Reconsidering a Three State Solution
With so much attention these days being directed toward the struggle between the Israelis and Hamas in Gaza, too little attention has been turned toward what is happening in the West Bank. And for once, we can say what is happening there is good!
Recently, Tom Friedman wrote quite a revealing column (“The Ballgame and the Sideshow”, New York Times, June 4, 2010). In it, he contrasts the two different approaches of Hamas and the Palestinian Authority, under President Mahmoud Abbas and Prime Minister Salam Fayyad. While Hamas continues to operate under the ideology of “Judge me on how I resist Israel or America,” Abbas and Fayyad have assumed the approach of “judge me by how I perform – how I generate investment and employment, deliver services and pick up the garbage.”
Friedman goes on to point out how very successful has been the Abbas – Fayyad approach. Since 2007, he informs us, the Palestinian Authority has partnered with Jordan and the U.S. in the training of the new Palestinian National Security Force, and that the Israelis have been so impressed with the results that they have turned over to them the task of maintaining law and order in all of the major West Bank towns. This, in turn, has triggered “an explosion of Palestinian building, investment, and commerce in those areas.” Most telling of all, Prime Minister Netanayahu has reduced the number of manned check points in the West Bank from 42 to 12! Why do we never hear about that in the world press?
It has become typical of the world’s perspective on Israel that while they are all to ready to condemn her for the Gaza blockade, no one gives even the slightest notice to all this progress in the West Bank, and particularly to Israel’s response to the Palestinian Authority’s peaceful endeavors by actually turning over law enforcement responsibilities to the Palestinian Security Force and so significantly reducing the number of check points. There is a pitiful irony as we watch everyone anguish over the suffering of the people of Gaza, yet turn a blind eye to the progress in the West Bank; progress which so obviously stands as a model of all the good that could be brought about should Hamas ever choose to change its tune; should Hamas ever decide to place the well being of the people of Gaza above their desire to destroy Israel.
This leaves us with a difficult question. Is the Two State Solution still a viable option in resolving the Israeli-Palestinian conflict? While the Palestinians of Gaza continue to suffer because of the actions of Hamas, should the Palestinians of the West Bank be forced to continue to suffer for them as well?
The time is fast approaching when we must seriously consider another approach – a Three State Solution, with two potential Palestinian states, one on the West Bank and the other in Gaza. In the past, this idea has been floated and quickly rejected. The claim has been that the Palestinians are one people and deserve one united state. Admittedly, that would be the ideal. But in this world, sometimes we have to settle for that which is less than the ideal.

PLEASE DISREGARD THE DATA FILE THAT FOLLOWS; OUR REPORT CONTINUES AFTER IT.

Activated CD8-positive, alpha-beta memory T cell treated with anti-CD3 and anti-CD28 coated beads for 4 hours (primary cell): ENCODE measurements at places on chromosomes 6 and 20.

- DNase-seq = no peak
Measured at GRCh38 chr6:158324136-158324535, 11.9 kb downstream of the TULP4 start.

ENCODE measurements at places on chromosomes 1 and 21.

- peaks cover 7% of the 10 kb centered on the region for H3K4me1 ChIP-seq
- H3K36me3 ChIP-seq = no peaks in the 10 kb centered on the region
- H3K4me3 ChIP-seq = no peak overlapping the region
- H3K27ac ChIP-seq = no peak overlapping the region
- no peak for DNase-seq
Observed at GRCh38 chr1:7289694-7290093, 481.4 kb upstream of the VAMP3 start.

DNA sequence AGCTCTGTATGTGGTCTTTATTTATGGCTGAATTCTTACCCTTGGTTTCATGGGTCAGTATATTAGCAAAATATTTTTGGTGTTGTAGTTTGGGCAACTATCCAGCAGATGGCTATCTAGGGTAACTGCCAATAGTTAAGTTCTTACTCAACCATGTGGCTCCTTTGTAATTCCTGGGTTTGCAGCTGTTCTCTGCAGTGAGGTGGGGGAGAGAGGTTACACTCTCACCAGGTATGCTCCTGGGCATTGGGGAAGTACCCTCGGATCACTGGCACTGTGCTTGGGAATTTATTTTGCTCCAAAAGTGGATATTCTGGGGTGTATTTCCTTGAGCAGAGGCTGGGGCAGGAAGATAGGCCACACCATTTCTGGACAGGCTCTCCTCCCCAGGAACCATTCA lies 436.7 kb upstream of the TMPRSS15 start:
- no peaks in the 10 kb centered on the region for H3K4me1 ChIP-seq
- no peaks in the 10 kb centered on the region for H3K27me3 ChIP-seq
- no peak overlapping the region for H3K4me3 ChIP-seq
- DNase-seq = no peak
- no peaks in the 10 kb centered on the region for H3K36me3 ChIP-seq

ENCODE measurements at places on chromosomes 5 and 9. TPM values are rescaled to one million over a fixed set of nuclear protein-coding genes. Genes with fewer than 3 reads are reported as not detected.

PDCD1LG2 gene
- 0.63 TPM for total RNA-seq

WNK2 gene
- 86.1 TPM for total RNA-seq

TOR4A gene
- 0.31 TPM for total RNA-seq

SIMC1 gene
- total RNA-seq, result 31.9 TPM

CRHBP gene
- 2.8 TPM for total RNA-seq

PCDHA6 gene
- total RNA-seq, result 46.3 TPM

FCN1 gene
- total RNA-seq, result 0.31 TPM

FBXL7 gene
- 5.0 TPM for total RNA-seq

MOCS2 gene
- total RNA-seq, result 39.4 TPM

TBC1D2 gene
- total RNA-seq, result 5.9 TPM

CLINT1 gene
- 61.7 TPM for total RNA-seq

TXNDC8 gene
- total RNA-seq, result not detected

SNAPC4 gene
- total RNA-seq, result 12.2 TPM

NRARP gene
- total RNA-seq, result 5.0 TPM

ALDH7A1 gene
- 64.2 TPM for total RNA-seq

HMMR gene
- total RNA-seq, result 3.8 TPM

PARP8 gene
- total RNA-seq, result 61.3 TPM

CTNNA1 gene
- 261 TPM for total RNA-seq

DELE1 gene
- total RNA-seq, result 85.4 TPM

Why a Three State Solution at this time?
First and foremost because it appears that the Palestinians on the West Bank are seriously moving in a responsible fashion toward the point where they will be ready to have their own state. To keep them from that cherished goal because of the intransigence of Hamas seems unfair and unjust. When the time comes that they have accomplished the task of creating those infrastructures which will have earned them the right to be considered a full partner in the community of nations, and a good neighbor to Israel, then they deserve to be rewarded for their efforts.
It would appear that while Palestinian unity is still a desired goal on the part of the Palestinian people, yet with every passing day, the ideological distance between the West Bank and Gaza grows greater. Indeed, it would seem that their issues with Israel are but a sideshow compared to the differences between these two Palestinian entities. As much as one could argue for the necessity of an international peacemaking initiative in order to resolve the conflict between Israel and the Palestinians, one could equally argue the need for such an initiative to resolve the conflict between Hamas and the Palestinian Authority.
Therefore it would seem that the best – though not ideal – solution would be to look to the eventual establishment of two Palestinian states along side of Israel; one in the West Bank and the other in Gaza. If matters keep progressing, it would appear that the West Bank Palestinian state could be established in the not too distant future. As for the Gaza Palestinian state…
Yet there is always hope. Perhaps the day will arrive when there will be a change of heart – if not of leadership – in Gaza. Perhaps the people of Gaza will build and earn their own state, much as the people of the West Bank appear to be doing now. And who knows? Perhaps the time will come when the people of Gaza can be reunited with the people of the West Bank, and a three state solution will not be necessary, for a two state solution will become viable. But until that time arrives, we must do all we can to encourage the people of the West Bank and the Palestinian Authority to continue in their state building efforts, and in their pursuit of a peaceful resolution of their conflict with Israel.
This entry was posted on June 19, 2010 at 10:47 am and is filed under Gaza, Hamas, Israel, Mahmoud Abbas, Palestinian Authority, Palestinians, Prime Minister Netanyahu, Salam Fayyad, Three State Solution, West Bank. You can subscribe via RSS 2.0 feed to this post's comments.comment below, or link to this permanent URL from your own site.